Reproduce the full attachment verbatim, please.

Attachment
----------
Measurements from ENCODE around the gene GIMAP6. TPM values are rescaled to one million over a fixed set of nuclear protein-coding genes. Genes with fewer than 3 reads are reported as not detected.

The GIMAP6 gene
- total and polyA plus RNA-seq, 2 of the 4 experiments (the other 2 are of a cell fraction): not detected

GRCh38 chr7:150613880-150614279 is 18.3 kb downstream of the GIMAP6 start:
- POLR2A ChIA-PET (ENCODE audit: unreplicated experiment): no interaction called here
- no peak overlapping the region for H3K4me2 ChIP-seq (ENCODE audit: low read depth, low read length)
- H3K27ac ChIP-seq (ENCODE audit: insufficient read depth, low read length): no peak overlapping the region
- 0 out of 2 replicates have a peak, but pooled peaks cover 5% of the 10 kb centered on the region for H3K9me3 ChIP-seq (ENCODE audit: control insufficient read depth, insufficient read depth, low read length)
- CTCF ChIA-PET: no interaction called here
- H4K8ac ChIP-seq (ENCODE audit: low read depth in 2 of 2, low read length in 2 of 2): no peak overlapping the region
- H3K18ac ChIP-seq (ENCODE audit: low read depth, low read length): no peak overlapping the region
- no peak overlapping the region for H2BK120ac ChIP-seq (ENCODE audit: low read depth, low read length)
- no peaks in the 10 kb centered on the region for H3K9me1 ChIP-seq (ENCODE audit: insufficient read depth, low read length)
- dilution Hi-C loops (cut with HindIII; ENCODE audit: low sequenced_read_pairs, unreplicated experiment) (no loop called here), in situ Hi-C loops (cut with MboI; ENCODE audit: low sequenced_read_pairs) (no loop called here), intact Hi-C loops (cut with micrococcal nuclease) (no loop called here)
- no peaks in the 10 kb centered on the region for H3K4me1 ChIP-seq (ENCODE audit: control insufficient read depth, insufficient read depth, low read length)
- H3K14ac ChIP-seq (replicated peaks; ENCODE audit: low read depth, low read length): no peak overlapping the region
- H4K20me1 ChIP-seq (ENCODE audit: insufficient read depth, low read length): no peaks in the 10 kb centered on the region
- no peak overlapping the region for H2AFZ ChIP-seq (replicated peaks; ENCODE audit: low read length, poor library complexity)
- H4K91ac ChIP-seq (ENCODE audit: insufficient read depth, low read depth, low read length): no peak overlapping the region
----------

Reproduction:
Measurements from ENCODE around the gene GIMAP6. TPM values are rescaled to one million over a fixed set of nuclear protein-coding genes. Genes with fewer than 3 reads are reported as not detected.

The GIMAP6 gene
- total and polyA plus RNA-seq, 2 of the 4 experiments (the other 2 are of a cell fraction): not detected

GRCh38 chr7:150613880-150614279 is 18.3 kb downstream of the GIMAP6 start:
- POLR2A ChIA-PET (ENCODE audit: unreplicated experiment): no interaction called here
- no peak overlapping the region for H3K4me2 ChIP-seq (ENCODE audit: low read depth, low read length)
- H3K27ac ChIP-seq (ENCODE audit: insufficient read depth, low read length): no peak overlapping the region
- 0 out of 2 replicates have a peak, but pooled peaks cover 5% of the 10 kb centered on the region for H3K9me3 ChIP-seq (ENCODE audit: control insufficient read depth, insufficient read depth, low read length)
- CTCF ChIA-PET: no interaction called here
- H4K8ac ChIP-seq (ENCODE audit: low read depth in 2 of 2, low read length in 2 of 2): no peak overlapping the region
- H3K18ac ChIP-seq (ENCODE audit: low read depth, low read length): no peak overlapping the region
- no peak overlapping the region for H2BK120ac ChIP-seq (ENCODE audit: low read depth, low read length)
- no peaks in the 10 kb centered on the region for H3K9me1 ChIP-seq (ENCODE audit: insufficient read depth, low read length)
- dilution Hi-C loops (cut with HindIII; ENCODE audit: low sequenced_read_pairs, unreplicated experiment) (no loop called here), in situ Hi-C loops (cut with MboI; ENCODE audit: low sequenced_read_pairs) (no loop called here), intact Hi-C loops (cut with micrococcal nuclease) (no loop called here)
- no peaks in the 10 kb centered on the region for H3K4me1 ChIP-seq (ENCODE audit: control insufficient read depth, insufficient read depth, low read length)
- H3K14ac ChIP-seq (replicated peaks; ENCODE audit: low read depth, low read length): no peak overlapping the region
- H4K20me1 ChIP-seq (ENCODE audit: insufficient read depth, low read length): no peaks in the 10 kb centered on the region
- no peak overlapping the region for H2AFZ ChIP-seq (replicated peaks; ENCODE audit: low read length, poor library complexity)
- H4K91ac ChIP-seq (ENCODE audit: insufficient read depth, low read depth, low read length): no peak overlapping the region